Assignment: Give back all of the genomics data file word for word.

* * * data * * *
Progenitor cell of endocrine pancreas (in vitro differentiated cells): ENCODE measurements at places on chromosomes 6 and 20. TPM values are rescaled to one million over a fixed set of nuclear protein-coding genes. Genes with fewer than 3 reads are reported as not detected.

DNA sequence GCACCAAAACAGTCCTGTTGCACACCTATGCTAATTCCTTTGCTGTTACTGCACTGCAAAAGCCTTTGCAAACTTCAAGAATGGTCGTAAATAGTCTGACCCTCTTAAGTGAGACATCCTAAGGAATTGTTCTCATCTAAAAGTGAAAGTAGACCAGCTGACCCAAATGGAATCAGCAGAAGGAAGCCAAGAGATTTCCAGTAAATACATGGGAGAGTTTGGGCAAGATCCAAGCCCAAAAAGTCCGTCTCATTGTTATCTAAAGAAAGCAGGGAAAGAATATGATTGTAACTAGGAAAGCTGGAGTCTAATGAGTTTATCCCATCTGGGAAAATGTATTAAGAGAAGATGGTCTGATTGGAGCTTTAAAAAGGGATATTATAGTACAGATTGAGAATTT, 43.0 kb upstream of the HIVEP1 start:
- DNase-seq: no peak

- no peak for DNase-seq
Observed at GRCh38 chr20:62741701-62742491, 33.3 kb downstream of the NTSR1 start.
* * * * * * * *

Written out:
Progenitor cell of endocrine pancreas (in vitro differentiated cells): ENCODE measurements at places on chromosomes 6 and 20. TPM values are rescaled to one million over a fixed set of nuclear protein-coding genes. Genes with fewer than 3 reads are reported as not detected.

DNA sequence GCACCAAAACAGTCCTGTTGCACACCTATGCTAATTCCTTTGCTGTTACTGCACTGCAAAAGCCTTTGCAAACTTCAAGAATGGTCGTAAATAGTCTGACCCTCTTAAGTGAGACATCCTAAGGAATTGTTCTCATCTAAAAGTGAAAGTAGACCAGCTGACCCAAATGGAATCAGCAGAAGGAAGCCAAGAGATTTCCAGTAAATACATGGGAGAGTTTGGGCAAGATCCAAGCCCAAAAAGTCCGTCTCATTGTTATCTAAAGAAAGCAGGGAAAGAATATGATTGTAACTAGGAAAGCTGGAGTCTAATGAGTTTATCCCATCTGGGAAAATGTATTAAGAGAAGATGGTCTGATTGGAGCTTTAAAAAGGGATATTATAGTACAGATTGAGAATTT, 43.0 kb upstream of the HIVEP1 start:
- DNase-seq: no peak

- no peak for DNase-seq
Observed at GRCh38 chr20:62741701-62742491, 33.3 kb downstream of the NTSR1 start.